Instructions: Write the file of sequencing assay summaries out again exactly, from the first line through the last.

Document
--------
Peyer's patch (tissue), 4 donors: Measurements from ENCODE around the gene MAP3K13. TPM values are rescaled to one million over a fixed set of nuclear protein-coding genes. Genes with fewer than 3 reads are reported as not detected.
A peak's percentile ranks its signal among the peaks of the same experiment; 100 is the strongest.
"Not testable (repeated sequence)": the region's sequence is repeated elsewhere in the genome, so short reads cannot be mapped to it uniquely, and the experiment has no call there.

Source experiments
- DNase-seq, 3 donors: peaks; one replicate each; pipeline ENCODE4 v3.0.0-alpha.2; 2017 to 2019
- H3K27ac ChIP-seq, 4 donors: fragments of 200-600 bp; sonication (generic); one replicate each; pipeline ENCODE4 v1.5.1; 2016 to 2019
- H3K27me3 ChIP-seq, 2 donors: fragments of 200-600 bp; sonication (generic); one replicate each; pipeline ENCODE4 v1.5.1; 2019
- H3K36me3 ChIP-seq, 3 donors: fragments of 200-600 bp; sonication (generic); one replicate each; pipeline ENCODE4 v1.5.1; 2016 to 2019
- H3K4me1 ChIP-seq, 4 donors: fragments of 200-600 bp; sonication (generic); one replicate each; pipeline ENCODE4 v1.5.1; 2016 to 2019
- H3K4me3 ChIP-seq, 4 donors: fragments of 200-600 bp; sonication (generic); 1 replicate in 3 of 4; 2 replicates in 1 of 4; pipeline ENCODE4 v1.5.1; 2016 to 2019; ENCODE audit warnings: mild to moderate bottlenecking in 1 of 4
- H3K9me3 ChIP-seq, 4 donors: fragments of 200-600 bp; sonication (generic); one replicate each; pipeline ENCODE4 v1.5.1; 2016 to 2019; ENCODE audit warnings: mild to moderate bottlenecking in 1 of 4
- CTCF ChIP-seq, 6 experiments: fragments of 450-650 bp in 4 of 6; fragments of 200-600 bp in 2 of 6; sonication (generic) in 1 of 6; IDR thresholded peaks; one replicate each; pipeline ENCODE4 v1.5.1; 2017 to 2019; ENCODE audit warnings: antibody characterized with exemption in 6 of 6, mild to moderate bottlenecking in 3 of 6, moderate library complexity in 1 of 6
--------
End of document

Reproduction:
Peyer's patch (tissue), 4 donors: Measurements from ENCODE around the gene MAP3K13. TPM values are rescaled to one million over a fixed set of nuclear protein-coding genes. Genes with fewer than 3 reads are reported as not detected.
A peak's percentile ranks its signal among the peaks of the same experiment; 100 is the strongest.
"Not testable (repeated sequence)": the region's sequence is repeated elsewhere in the genome, so short reads cannot be mapped to it uniquely, and the experiment has no call there.

Source experiments
- DNase-seq, 3 donors: peaks; one replicate each; pipeline ENCODE4 v3.0.0-alpha.2; 2017 to 2019
- H3K27ac ChIP-seq, 4 donors: fragments of 200-600 bp; sonication (generic); one replicate each; pipeline ENCODE4 v1.5.1; 2016 to 2019
- H3K27me3 ChIP-seq, 2 donors: fragments of 200-600 bp; sonication (generic); one replicate each; pipeline ENCODE4 v1.5.1; 2019
- H3K36me3 ChIP-seq, 3 donors: fragments of 200-600 bp; sonication (generic); one replicate each; pipeline ENCODE4 v1.5.1; 2016 to 2019
- H3K4me1 ChIP-seq, 4 donors: fragments of 200-600 bp; sonication (generic); one replicate each; pipeline ENCODE4 v1.5.1; 2016 to 2019
- H3K4me3 ChIP-seq, 4 donors: fragments of 200-600 bp; sonication (generic); 1 replicate in 3 of 4; 2 replicates in 1 of 4; pipeline ENCODE4 v1.5.1; 2016 to 2019; ENCODE audit warnings: mild to moderate bottlenecking in 1 of 4
- H3K9me3 ChIP-seq, 4 donors: fragments of 200-600 bp; sonication (generic); one replicate each; pipeline ENCODE4 v1.5.1; 2016 to 2019; ENCODE audit warnings: mild to moderate bottlenecking in 1 of 4
- CTCF ChIP-seq, 6 experiments: fragments of 450-650 bp in 4 of 6; fragments of 200-600 bp in 2 of 6; sonication (generic) in 1 of 6; IDR thresholded peaks; one replicate each; pipeline ENCODE4 v1.5.1; 2017 to 2019; ENCODE audit warnings: antibody characterized with exemption in 6 of 6, mild to moderate bottlenecking in 3 of 6, moderate library complexity in 1 of 6